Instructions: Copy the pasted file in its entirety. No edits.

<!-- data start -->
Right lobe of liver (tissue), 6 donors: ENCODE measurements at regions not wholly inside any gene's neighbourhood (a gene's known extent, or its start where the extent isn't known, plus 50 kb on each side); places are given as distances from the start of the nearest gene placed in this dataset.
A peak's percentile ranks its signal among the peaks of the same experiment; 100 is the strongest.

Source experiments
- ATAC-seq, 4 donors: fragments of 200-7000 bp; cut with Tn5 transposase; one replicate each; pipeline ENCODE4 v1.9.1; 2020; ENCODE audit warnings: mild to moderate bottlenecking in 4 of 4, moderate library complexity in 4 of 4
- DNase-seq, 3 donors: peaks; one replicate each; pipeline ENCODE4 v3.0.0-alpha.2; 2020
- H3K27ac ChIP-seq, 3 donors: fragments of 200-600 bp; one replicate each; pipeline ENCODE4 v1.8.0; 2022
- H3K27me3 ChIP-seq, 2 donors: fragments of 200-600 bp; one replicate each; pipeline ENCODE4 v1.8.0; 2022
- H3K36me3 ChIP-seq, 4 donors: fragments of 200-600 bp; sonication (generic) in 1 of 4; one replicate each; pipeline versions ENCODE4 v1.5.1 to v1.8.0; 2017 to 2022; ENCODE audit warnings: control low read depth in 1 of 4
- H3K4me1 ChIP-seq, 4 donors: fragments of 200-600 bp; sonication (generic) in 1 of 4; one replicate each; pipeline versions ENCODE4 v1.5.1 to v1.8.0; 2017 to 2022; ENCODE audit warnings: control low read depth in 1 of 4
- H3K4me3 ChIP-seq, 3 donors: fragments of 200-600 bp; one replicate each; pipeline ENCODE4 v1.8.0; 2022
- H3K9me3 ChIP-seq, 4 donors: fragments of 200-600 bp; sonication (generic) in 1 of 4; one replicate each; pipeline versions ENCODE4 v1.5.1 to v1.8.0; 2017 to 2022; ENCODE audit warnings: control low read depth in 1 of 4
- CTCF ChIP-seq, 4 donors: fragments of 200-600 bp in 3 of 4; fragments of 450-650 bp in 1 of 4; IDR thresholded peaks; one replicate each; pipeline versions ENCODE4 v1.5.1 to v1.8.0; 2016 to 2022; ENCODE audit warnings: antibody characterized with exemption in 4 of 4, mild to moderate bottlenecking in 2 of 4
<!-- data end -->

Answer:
Right lobe of liver (tissue), 6 donors: ENCODE measurements at regions not wholly inside any gene's neighbourhood (a gene's known extent, or its start where the extent isn't known, plus 50 kb on each side); places are given as distances from the start of the nearest gene placed in this dataset.
A peak's percentile ranks its signal among the peaks of the same experiment; 100 is the strongest.

Source experiments
- ATAC-seq, 4 donors: fragments of 200-7000 bp; cut with Tn5 transposase; one replicate each; pipeline ENCODE4 v1.9.1; 2020; ENCODE audit warnings: mild to moderate bottlenecking in 4 of 4, moderate library complexity in 4 of 4
- DNase-seq, 3 donors: peaks; one replicate each; pipeline ENCODE4 v3.0.0-alpha.2; 2020
- H3K27ac ChIP-seq, 3 donors: fragments of 200-600 bp; one replicate each; pipeline ENCODE4 v1.8.0; 2022
- H3K27me3 ChIP-seq, 2 donors: fragments of 200-600 bp; one replicate each; pipeline ENCODE4 v1.8.0; 2022
- H3K36me3 ChIP-seq, 4 donors: fragments of 200-600 bp; sonication (generic) in 1 of 4; one replicate each; pipeline versions ENCODE4 v1.5.1 to v1.8.0; 2017 to 2022; ENCODE audit warnings: control low read depth in 1 of 4
- H3K4me1 ChIP-seq, 4 donors: fragments of 200-600 bp; sonication (generic) in 1 of 4; one replicate each; pipeline versions ENCODE4 v1.5.1 to v1.8.0; 2017 to 2022; ENCODE audit warnings: control low read depth in 1 of 4
- H3K4me3 ChIP-seq, 3 donors: fragments of 200-600 bp; one replicate each; pipeline ENCODE4 v1.8.0; 2022
- H3K9me3 ChIP-seq, 4 donors: fragments of 200-600 bp; sonication (generic) in 1 of 4; one replicate each; pipeline versions ENCODE4 v1.5.1 to v1.8.0; 2017 to 2022; ENCODE audit warnings: control low read depth in 1 of 4
- CTCF ChIP-seq, 4 donors: fragments of 200-600 bp in 3 of 4; fragments of 450-650 bp in 1 of 4; IDR thresholded peaks; one replicate each; pipeline versions ENCODE4 v1.5.1 to v1.8.0; 2016 to 2022; ENCODE audit warnings: antibody characterized with exemption in 4 of 4, mild to moderate bottlenecking in 2 of 4